1B at the bottom of that card to know to look elsewhere.
Sonke Ahrens provides a fully fleshed out description of Zettelkasten in his book, which I joke is the best book with the most boring title: How to Write Smart Notes. Luhmann used this system, largely before widespread adoption of the internet, to compose over 500 scholarly publications, including numerous books, over the course of his life. He would often describe his thinking process as a matter of engaging in conversation with his Zettelkasten (Schmidt, 2018, "Niklas Luhmann’s Card Index: The Fabrication of Serendipity").
Of course, a wealth of applications have attempted to take this method and rework it for the digital era. Wikis in themselves are a similar undertaking in theory, as they are intensely interlinked documents containing information. With a Zettelkasten, though, the process becomes more individualized, and a large portion of the work of making a Zettelkasten comes from finding and taking note of the linkages between ideas.
For that reason, I like to think of Zettelkasten as serendipity machines—tools that help us connect ideas that we wouldn't have otherwise linked if we weren't actively trying to do so. While Roam Research wasn't the first application to work with this kind of linking structure, it exploded on the scene during its early days of 2019, finding a market of individuals desperate to get their thoughts in order, and while it didn't model itself strictly on the Zettelkasten, its goal was to create intricately linked notes that could be connected together and traced for inspiration.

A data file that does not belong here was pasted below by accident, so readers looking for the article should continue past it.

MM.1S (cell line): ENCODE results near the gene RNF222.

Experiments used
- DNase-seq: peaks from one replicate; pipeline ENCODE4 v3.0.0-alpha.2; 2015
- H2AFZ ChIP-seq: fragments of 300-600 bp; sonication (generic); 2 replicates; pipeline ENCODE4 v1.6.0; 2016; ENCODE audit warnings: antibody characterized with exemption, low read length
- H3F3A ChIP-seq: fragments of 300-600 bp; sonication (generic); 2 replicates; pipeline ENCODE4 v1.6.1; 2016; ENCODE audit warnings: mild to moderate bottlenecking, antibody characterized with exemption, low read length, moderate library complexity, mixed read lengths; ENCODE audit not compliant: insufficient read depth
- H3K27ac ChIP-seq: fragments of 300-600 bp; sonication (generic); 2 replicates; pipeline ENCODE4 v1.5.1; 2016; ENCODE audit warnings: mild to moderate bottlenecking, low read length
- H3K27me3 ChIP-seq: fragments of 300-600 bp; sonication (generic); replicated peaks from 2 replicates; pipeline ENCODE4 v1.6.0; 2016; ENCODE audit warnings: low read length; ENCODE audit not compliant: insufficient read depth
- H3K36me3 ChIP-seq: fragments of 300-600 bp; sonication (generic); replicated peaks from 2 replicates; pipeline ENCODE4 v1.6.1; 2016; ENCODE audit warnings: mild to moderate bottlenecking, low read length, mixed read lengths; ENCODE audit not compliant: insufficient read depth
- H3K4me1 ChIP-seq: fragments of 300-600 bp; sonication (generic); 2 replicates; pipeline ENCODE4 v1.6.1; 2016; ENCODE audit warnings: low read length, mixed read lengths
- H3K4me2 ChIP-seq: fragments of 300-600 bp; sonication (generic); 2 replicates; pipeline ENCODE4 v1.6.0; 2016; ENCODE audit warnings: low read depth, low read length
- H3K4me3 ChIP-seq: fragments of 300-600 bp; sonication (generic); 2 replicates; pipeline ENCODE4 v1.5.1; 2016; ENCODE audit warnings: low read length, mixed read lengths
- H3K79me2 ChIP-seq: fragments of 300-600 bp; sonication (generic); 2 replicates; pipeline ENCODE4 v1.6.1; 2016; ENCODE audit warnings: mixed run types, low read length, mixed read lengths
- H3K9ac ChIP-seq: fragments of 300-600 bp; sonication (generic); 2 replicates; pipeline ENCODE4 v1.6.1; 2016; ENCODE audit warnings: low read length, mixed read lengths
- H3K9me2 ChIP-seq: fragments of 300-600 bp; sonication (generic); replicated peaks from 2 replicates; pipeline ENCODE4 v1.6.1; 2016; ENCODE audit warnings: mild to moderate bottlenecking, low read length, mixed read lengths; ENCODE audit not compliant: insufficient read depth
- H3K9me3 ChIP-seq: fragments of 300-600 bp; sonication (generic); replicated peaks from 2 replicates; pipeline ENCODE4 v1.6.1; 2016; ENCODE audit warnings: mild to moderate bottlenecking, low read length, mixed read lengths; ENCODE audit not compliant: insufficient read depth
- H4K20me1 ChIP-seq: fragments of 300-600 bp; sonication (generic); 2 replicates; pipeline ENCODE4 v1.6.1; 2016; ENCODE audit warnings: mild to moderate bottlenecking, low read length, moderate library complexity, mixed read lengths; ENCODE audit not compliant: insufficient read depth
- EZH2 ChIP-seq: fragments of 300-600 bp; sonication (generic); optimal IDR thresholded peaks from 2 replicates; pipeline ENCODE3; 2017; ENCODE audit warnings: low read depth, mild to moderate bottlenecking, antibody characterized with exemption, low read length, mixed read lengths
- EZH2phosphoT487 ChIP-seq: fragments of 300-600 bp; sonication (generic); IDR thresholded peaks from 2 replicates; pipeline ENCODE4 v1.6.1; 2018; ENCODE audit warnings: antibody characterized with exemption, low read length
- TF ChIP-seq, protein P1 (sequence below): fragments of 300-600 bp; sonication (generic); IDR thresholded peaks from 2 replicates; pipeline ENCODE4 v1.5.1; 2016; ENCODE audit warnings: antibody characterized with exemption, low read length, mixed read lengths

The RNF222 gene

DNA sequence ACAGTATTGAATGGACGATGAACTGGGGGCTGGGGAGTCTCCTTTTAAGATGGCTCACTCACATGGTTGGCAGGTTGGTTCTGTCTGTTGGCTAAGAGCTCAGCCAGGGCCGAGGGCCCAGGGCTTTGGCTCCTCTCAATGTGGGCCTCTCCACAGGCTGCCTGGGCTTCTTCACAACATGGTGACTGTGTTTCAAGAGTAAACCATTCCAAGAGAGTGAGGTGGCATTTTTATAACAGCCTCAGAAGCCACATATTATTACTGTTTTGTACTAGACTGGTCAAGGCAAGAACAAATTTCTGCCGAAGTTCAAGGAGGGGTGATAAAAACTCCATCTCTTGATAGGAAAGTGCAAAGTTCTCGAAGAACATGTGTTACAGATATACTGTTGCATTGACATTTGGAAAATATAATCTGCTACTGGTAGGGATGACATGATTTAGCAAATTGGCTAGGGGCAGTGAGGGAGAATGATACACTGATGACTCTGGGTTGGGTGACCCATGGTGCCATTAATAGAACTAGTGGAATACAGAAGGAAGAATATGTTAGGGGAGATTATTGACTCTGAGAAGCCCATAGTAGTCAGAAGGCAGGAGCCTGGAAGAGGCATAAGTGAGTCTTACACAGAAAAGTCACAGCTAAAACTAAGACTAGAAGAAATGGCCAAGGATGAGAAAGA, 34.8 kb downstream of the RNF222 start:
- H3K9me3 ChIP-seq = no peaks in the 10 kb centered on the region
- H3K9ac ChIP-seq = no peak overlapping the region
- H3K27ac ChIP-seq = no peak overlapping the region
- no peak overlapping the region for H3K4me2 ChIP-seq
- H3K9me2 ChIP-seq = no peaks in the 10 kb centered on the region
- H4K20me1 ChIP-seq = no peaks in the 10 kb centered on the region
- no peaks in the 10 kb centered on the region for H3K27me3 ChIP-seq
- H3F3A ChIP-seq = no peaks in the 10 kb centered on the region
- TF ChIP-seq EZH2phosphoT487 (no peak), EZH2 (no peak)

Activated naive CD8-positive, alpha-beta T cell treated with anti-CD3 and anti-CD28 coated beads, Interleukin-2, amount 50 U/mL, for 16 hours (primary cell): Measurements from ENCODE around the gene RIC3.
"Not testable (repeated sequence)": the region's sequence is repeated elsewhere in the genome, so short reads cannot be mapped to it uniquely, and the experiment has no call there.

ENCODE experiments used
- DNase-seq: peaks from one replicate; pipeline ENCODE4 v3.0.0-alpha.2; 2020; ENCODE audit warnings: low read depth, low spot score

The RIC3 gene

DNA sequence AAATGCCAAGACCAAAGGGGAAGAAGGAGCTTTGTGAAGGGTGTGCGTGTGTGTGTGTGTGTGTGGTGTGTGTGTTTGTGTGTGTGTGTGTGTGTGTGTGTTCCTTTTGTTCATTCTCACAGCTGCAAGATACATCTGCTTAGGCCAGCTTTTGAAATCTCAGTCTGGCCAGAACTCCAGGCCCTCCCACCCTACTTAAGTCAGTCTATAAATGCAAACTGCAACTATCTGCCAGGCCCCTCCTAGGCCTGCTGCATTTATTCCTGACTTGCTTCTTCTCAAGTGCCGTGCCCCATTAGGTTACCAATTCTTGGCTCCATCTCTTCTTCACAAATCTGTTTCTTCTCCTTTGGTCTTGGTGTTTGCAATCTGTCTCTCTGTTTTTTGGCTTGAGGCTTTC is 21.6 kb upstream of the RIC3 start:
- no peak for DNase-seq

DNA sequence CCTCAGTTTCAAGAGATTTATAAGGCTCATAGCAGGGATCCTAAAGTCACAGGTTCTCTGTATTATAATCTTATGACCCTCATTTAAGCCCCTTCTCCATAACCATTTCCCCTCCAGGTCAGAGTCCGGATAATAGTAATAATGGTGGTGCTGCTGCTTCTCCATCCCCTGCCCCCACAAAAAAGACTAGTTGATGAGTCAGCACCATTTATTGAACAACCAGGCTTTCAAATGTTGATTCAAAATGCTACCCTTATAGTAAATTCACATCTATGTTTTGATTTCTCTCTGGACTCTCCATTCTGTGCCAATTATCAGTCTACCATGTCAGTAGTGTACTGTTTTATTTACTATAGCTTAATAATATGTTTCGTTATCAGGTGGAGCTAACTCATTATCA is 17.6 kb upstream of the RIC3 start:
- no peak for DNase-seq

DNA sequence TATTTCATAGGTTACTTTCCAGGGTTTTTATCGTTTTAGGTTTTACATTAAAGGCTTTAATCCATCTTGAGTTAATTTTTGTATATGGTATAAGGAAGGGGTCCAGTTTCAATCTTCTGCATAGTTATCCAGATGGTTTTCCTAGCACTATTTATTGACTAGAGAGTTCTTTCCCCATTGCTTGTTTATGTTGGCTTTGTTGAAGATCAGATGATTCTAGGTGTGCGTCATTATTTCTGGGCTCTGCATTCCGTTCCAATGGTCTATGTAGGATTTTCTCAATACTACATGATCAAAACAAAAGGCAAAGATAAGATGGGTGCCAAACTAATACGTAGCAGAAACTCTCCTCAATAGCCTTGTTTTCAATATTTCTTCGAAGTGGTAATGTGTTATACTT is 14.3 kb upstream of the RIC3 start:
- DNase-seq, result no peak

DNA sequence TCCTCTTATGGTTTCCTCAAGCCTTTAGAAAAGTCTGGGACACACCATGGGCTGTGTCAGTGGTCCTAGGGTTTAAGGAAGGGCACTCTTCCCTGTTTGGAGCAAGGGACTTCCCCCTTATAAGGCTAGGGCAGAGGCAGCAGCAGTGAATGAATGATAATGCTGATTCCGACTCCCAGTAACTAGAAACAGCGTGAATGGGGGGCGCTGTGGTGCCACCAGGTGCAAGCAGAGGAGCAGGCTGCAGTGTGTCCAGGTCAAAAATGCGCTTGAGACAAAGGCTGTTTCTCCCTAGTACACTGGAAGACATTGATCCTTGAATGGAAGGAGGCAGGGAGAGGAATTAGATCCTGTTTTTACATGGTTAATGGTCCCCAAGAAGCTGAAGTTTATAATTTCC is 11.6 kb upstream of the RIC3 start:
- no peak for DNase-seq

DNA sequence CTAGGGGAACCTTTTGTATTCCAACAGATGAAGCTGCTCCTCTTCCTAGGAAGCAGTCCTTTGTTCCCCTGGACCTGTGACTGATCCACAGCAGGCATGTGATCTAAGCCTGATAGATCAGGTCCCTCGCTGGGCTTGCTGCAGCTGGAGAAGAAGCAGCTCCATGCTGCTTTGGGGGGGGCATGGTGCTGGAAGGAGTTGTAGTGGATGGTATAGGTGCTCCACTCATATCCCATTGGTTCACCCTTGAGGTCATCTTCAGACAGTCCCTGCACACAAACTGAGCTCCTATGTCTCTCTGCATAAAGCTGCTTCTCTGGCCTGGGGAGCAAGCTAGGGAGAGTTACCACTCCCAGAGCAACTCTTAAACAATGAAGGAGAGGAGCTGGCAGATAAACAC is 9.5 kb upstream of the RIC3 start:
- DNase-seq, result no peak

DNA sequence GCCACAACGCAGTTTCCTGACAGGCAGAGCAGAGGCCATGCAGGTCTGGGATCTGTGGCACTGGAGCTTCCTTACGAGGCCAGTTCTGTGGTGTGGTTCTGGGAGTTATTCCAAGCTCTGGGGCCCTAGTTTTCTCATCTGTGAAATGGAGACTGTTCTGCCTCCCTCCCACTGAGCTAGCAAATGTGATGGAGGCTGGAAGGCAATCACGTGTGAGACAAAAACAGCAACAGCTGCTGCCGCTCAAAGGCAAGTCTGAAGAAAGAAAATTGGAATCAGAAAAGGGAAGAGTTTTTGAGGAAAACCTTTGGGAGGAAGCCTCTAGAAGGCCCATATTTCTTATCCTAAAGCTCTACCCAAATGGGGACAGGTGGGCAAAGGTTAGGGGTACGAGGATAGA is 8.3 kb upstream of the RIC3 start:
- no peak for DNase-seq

The general mindset behind tools like Roam and Obsidian is that if we make the attempt to connect our thoughts together, we'll profit immensely from the rich intersections of ideas. And the beauty of these tools is that they aren't prescriptive in how they function.
Obsidian, in particular, lets users decide how to organize their thoughts. If you like folders, you can create folders. But if you want to have a "flat" system like the Zettelkasten, where notes are placed near other similar notes and linked to other relevant ideas, then that's possible too.
This is all a long introduction to get to a somewhat simple point. Tools like Obsidian—or Roam, or Notion, or Zettlr—can help us be more productive in our thinking and our learning. It assists us in using the knowledge we come across so that we don't forget what we've learned quite so quickly, and it serves as a relational database for our brains in which we can quickly retrieve data and trace previous thought processes.